Can this airplane seat keep you safe from Covid-19?

CNN  — 

As conversations continue about if, when and how it’s safe to be flying, airplane seat designers continue to sketch out concepts for what the future of aviation might look like.

The latest off the drawing board is Interspace Lite, presented by Luke Miles, founder of transportation technology company Universal Movement.

Back in December 2019, Miles premiered a new seat design dubbed Interspace, designed to make sleeping in economy a little easier thanks to “padded wings” that fold out from behind both sides of the seat back. CNN Travel tested out the product at its London launch.

Interspace Lite reworks this design in response to Covid-19. Miles reckons it’ll provide an active solution to on board social distancing.

Like other recent pandemic-inspired airplane seat designs, Interspace Lite involves adding kit to the airplane middle seat. It leans on the idea that airlines will temporarily block out middle seats in order to better enable distancing, but won’t want to permanently change the cabin interior.

What makes this concept stand out, says Miles, is that the divider that separates the window and aisle seat isn’t a clear screen, which will make travelers feel more comfortable.

Interspace Lite uses the middle seat as a divider.

“We don’t want it to look, in any way, medicinal, I suppose,” the designer tells CNN Travel. “We don’t want remind people of where they are, we just want them to feel more comfortable.”

Ideally, the divider would be made of the same material as the upholstery that’s on the airplane seat, although part of the appeal is that the seats are retrofittable.

Miles has also envisaged a way in which the two passengers on either side of the divider can make use of the middle seat.

“When you taxi, takeoff or land you have the armrest down, but you can put the armrest up when in flight, and so essentially you get what we’ve kind of coined as a 1.5 economy seat,” he says.

This extra space could work out as a place to store belongings or just give you a bit of space to play with during the flight.

Coming soon

Universal Movement has partnered with airplane seat manufacturer Safran to get the concept off the ground.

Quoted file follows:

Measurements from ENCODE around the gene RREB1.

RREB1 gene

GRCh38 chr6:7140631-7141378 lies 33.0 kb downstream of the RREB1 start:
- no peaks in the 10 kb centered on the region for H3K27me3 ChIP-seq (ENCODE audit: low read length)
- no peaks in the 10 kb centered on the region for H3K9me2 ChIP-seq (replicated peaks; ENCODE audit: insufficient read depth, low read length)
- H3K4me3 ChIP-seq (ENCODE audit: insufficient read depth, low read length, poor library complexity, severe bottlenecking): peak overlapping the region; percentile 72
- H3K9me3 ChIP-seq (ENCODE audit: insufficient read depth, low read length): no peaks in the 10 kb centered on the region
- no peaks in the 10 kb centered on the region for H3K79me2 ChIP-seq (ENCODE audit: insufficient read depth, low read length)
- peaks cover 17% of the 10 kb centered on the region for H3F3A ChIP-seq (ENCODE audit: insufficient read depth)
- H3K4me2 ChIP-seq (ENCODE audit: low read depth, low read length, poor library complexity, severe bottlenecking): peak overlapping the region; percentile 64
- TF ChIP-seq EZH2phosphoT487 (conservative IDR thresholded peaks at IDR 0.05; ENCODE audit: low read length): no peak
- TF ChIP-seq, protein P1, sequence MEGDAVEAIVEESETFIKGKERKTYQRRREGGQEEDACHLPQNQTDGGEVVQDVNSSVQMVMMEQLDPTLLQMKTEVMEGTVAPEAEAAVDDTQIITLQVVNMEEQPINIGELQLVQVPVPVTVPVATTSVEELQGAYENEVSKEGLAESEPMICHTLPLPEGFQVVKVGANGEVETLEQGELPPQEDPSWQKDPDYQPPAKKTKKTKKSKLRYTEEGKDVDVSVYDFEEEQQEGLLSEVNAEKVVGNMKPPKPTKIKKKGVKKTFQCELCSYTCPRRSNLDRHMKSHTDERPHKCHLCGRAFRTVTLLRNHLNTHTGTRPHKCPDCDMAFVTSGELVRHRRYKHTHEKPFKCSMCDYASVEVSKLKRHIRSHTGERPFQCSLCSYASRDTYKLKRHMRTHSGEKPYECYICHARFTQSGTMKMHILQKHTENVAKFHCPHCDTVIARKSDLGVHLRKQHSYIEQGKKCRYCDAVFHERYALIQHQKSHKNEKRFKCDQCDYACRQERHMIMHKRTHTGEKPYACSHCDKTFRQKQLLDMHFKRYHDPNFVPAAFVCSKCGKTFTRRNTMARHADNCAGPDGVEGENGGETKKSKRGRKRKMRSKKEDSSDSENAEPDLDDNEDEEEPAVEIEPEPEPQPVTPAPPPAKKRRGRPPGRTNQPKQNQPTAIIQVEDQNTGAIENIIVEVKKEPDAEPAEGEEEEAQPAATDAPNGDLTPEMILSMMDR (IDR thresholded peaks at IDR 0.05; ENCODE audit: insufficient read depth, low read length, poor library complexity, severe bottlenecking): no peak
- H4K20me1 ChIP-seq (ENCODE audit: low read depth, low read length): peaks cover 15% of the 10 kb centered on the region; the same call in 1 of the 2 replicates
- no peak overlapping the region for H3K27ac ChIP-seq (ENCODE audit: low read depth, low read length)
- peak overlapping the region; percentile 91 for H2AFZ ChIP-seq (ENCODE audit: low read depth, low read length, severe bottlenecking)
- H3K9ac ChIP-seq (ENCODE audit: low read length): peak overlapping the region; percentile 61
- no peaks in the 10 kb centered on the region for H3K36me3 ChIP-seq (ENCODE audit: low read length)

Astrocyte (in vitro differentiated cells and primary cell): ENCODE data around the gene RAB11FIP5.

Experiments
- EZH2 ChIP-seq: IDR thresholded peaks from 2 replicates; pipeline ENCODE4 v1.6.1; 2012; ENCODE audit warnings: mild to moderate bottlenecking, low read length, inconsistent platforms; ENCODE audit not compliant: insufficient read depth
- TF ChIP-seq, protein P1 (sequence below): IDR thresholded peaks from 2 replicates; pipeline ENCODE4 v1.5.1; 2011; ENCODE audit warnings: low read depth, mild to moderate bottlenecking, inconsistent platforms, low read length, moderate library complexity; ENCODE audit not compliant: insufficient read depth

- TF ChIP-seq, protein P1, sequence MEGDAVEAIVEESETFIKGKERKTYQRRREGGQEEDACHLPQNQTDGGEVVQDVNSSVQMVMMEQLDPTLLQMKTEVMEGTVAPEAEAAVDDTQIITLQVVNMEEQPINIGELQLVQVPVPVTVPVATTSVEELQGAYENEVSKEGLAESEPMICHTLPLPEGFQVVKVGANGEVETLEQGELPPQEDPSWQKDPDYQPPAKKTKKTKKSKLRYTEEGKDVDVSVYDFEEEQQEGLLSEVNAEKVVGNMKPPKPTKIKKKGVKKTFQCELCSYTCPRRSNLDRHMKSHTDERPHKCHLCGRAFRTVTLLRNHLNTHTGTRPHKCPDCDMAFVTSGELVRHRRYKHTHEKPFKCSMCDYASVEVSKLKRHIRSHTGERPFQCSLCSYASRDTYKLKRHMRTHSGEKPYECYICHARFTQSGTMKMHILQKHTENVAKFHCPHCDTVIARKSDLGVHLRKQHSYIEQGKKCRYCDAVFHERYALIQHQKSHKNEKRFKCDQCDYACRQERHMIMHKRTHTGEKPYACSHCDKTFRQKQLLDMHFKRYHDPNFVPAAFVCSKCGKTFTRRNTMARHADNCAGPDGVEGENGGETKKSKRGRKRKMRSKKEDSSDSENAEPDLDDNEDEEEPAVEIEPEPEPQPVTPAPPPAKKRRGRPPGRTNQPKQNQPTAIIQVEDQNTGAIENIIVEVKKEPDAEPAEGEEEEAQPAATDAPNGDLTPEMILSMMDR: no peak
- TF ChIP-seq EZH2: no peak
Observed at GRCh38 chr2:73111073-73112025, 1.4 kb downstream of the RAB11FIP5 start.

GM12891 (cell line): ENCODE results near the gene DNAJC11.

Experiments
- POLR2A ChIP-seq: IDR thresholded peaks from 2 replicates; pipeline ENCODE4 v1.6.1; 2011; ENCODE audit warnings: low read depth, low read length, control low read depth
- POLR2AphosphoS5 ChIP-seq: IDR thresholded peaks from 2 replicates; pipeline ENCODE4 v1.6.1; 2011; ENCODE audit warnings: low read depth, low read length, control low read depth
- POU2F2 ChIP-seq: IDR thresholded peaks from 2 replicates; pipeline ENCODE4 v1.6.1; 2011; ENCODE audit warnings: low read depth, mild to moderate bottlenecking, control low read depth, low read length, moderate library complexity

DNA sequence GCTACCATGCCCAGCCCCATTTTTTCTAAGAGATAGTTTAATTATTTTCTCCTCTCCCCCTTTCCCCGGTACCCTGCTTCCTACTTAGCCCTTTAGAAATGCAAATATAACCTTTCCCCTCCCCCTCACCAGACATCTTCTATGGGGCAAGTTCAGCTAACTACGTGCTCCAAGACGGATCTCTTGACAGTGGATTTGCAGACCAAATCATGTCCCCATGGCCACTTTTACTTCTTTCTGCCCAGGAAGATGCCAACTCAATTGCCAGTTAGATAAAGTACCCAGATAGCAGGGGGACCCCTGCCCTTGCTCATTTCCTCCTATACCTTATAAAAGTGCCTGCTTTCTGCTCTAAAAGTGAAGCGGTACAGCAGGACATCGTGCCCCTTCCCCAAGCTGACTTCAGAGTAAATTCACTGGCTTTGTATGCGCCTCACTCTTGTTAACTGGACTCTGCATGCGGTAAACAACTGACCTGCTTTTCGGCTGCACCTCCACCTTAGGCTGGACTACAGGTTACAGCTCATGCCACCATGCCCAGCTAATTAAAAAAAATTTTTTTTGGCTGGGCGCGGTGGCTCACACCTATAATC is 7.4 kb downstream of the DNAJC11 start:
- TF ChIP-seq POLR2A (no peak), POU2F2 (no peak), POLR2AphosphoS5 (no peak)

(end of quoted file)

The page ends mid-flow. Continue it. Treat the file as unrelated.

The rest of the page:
Miles hopes the aesthetic and the features will make people feel more comfortable flying again.

In fact, if Miles and his team get their way, you could be on a plane with some variation of Interspace Lite before the summer is over: Universal Movement has officially partnered with airplane seat manufacturer Safran and aims to bring Interspace to market ASAP.

“There’s a lot of effort going into making Interspace Lite operable by late summer,” he says.

Quentin Munier, Safran’s executive vice president for strategy and innovation, adds that his company is working on several other concepts that will help make flying in the wake of Covid-19 safe and secure.

He gives the example of touchless travel, such as activating your food tray table with a pedal, rather than with your hands.

The company is also developing kit called Ringfence, which is a removable partition that could be placed around each traveler’s seat.

Future of the middle seat?

Universal Movement hopes the seat will make passengers feel more at ease while flying.

Other new airline interior concepts that have premiered over the past few months include Aviointeriors’ idea of a row of three economy seats with the middle seat facing the opposite way and French engineer Florian Barjot’s concept, PlanBay, which also includes a removable piece of kit that could be placed on the middle seat.

Although many of these designs involve reimagining the airplane middle seat, on May 5, the International Air Transport Association (IATA), which represents carriers around the world, released a statement suggesting blocking off the middle seat was not something it supported.

“Airlines are fighting for their survival. Eliminating the middle seat will raise costs,” Alexandre de Juniac, IATA’s director general and CEO, said in the statement. “If that can be offset that with higher fares, the era of affordable travel will come to an end. On the other hand, if airlines can’t recoup the costs in higher fares, airlines will go bust. Neither is a good option when the world will need strong connectivity to help kick-start the recovery from COVID-19’s economic devastation.”

But Munier reckons Interspace Lite is viable, and suggests carriers agree. He won’t give names, but he says airlines were in touch with Universal Movement following the launch of the original Interspace seat back in December and discussions remain ongoing.

“Time is of the essence,” he says. “We have identified the right technology, the right resources and ways to achieve it.”

“We want to get people flying again and we want people to fly feeling comfortable. The industry has been knocked,” adds Miles.